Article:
Most popular are GNOME and KDE - and at least they don't lack in usability compared to Windows.
  • 1 Hide
    sanctoon , September 15, 2009 1:05 PM
    ibnsinaNo doubt Linux is more stable and reliable than Windows, however where it falls behind is graphics user interface and usability. A simplified and cut down version of Linux should be made for the mass market, with a smooth user-friendly GUI that can match Windows. Even then it would be still unlikely Linux can threat windows, because the dollar rules, major software companies are here to make money.


    My Jaunty GUI is much more efficient than any windows one. Thats the beauty of it all, the customizability. If you ever think, oh it would be nice if my GUI could do that or look like this, chances are, with a bit of google you could do it.
  • 0 Hide
    Anonymous , September 15, 2009 1:08 PM
    Thanks for the list toms!
    If this where an article that covered all programs it wouldn't be up by 100%, but 100x.
    There are nearly 1000 free apps for Linux, and a couple of hundred payed or semi payed apps.

    It also greatly differs from which version of Linux. Most apps talked about here work in a gnome/denian based Linux. There's also Slaxx, or redhat based linux.
    Programs that work in Ubuntu may not always work in Mandriva, or DSL.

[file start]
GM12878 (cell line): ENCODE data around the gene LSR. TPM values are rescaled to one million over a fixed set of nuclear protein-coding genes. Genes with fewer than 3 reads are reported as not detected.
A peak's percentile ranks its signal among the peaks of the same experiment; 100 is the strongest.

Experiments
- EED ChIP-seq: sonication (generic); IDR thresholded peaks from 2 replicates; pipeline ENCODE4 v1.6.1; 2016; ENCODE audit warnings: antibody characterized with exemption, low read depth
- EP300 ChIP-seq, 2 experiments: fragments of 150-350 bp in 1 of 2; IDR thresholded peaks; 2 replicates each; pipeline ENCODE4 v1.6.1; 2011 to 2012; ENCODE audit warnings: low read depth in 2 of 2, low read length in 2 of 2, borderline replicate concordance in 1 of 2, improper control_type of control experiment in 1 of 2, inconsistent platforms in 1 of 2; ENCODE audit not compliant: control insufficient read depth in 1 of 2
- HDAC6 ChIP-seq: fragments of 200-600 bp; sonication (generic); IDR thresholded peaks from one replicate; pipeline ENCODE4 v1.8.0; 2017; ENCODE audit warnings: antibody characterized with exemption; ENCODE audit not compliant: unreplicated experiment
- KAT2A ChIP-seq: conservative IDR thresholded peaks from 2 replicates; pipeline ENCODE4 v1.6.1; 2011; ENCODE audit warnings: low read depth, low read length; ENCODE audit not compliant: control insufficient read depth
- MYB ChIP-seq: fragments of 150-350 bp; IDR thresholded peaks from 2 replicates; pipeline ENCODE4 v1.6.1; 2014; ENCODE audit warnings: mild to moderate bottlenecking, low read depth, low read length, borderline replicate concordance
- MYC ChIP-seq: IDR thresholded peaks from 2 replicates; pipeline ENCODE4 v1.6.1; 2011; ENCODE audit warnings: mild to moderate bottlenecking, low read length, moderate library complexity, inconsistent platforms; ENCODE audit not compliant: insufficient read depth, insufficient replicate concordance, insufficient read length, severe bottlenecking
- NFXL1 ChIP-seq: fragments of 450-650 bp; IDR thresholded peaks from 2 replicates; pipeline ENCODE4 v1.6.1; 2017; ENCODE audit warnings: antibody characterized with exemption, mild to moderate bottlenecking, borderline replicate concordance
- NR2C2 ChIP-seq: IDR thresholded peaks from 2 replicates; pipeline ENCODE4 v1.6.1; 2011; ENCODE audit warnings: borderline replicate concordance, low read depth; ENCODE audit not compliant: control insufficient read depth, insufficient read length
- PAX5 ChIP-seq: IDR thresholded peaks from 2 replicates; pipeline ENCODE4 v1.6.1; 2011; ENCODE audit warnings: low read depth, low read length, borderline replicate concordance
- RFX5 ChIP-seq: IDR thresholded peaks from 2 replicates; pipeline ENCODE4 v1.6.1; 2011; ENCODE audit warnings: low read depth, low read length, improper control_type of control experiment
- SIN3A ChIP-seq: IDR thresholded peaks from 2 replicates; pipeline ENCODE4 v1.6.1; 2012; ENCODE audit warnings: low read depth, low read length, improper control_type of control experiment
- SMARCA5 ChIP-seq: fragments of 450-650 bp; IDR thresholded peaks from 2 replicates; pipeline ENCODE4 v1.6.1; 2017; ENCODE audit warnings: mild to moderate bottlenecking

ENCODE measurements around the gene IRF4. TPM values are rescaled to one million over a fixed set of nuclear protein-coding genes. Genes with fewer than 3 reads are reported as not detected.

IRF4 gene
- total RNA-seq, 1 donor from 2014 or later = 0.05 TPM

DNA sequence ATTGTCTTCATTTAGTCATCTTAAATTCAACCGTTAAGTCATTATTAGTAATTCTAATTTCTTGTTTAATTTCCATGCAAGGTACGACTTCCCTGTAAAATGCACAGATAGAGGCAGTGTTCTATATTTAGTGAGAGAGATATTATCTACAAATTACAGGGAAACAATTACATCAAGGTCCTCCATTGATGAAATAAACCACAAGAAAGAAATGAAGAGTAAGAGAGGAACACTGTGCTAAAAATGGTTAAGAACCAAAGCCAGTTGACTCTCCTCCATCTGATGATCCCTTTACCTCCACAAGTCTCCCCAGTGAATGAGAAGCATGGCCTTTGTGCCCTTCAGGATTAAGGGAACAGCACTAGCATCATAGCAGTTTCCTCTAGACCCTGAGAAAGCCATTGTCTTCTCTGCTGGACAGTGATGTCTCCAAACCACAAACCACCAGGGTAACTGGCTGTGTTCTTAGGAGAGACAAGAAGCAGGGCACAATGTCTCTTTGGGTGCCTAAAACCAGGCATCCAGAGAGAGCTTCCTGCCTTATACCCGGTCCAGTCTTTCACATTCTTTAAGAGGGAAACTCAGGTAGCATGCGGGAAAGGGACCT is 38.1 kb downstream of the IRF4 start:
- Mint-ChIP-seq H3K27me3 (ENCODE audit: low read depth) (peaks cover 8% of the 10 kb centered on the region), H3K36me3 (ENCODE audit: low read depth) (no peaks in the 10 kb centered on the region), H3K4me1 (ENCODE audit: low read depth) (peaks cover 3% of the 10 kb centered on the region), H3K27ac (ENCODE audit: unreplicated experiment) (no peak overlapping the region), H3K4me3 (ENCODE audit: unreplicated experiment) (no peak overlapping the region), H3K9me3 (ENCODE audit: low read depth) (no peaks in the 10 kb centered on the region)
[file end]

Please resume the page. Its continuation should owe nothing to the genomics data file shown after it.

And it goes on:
But it's a good list of options in case I would want to switch to a Buntu style Linux.
  • 3 Hide
    syedcdp , September 15, 2009 1:15 PM
    At last, I see an article related Linux after a very long time on TH. Did I miss any articles btw?
  • 1 Hide
    Anonymous , September 15, 2009 2:11 PM
    pepe_2: I assume you're completely ignorant to Linux, Linux is very, very useable, but the UI isn't dumbed down to MacOSX levels, and I wouldn't want it to be. I take it you're a Mac user, is that 2-button mouse a bit too complicated for you?


    PS: Nice article, I appreciate the attempts to spread awareness. I use Linux as my main OS, and I would never go back to Windows now, most people don't switch just because they don't realize that Linux can do everything they need it to. Kubuntu9.10 is just amazing, I tried the alpha live CD, with the new video driver, it runs fast even on my crappy 5 y/o Intel IGP.